she <pushed a bit of> forget-me-not in the dark hair of his breast


Senior Member
Here are some words from the novel Lady Chatterley's Lover(page 334, the last paragraph, chapter 15) by Lawrence (planetebook,here):
(background: Mellors put thread some flowers in Connie's maidenhair. Connie suddenly said Mellors was “Knight of the Burning Pestle”, and that she herself was Lady Mortar. Then Connie said: "I’m my-lady-maiden-hair, and you must have flowers too." Then, she threaded two pink campions in the bush of red-gold hair above his penis.)

‘Charming! Charming! Sir John!’ (by Connie)
And she pushed a bit of forget-me-not in the dark hair of his breast.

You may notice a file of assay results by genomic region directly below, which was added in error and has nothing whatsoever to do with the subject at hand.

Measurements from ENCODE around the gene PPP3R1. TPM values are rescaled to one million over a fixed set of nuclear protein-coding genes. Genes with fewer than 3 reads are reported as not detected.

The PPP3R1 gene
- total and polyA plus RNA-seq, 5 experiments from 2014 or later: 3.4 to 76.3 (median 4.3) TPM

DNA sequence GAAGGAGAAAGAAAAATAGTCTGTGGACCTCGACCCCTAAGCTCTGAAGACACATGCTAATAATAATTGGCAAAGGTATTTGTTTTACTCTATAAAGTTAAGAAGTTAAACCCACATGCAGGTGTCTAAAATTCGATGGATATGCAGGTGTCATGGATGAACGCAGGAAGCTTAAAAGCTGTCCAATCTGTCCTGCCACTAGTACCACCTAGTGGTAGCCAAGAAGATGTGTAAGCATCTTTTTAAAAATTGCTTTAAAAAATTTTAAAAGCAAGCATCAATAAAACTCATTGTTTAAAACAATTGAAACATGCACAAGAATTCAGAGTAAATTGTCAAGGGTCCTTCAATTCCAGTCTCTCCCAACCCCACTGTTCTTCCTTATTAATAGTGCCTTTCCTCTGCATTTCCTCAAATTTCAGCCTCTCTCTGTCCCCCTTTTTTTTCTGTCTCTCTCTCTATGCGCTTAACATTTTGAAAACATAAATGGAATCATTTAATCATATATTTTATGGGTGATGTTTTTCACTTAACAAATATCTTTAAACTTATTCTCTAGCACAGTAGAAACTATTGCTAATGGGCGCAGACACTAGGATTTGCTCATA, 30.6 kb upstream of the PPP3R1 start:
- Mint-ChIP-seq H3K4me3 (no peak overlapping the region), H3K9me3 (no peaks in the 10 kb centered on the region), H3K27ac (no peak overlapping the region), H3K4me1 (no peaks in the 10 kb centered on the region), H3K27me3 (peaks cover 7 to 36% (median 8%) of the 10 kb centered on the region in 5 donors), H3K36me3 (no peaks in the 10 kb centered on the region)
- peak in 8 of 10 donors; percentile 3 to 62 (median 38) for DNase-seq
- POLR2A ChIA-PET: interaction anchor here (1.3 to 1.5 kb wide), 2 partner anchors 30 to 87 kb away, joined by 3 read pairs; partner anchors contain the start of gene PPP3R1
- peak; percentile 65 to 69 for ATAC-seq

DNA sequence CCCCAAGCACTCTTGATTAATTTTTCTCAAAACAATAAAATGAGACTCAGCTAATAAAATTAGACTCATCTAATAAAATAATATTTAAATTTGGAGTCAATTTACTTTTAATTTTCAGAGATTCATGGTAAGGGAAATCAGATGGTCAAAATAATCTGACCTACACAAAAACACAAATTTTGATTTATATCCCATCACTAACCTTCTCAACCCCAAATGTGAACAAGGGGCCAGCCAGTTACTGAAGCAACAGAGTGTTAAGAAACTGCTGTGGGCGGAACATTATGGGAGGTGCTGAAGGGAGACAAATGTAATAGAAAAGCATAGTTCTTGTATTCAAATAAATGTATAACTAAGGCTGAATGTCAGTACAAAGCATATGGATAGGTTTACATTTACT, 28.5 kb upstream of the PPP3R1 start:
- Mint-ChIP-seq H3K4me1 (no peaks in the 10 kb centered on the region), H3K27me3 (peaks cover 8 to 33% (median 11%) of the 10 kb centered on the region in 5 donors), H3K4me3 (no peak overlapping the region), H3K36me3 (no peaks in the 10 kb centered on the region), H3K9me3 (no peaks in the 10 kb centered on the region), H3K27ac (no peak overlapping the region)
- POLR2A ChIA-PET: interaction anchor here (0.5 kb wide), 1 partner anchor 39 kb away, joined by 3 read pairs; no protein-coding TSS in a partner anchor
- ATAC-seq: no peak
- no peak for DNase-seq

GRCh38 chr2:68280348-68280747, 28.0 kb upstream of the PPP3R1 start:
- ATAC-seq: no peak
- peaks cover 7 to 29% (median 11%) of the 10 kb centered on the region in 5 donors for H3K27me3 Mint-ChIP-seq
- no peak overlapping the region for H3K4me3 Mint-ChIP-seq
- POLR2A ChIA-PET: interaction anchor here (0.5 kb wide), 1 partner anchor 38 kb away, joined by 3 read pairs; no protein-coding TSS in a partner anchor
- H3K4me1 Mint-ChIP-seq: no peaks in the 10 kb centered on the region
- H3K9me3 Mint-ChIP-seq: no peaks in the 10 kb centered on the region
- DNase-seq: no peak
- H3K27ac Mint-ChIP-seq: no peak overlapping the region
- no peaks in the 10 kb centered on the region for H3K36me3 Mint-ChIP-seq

‘And you won’t forget me there, will you?’ She kissed him on the breast, and made two bits of forget-me-not lodge one over each nipple, kissing him again.

The blue sentence is a little strange for me. Does pushed mean put, and bit means a single petal of a flower?
I reword it as: she put(=pushed) a petal(=bit) of forget-me-not in the black(=dark) hair of his breast.
Thank you in advance
  • Keith Bradford

    Senior Member
    English (Midlands UK)
    Forget-me-not has tiny flowers growing on a low bush. Normally you would pick a sprig or spray of several leaves and flowers, which Lawrence calls a bit. I suppose Mellors has a very hairy chest, so the flower goes deep into the hairs.

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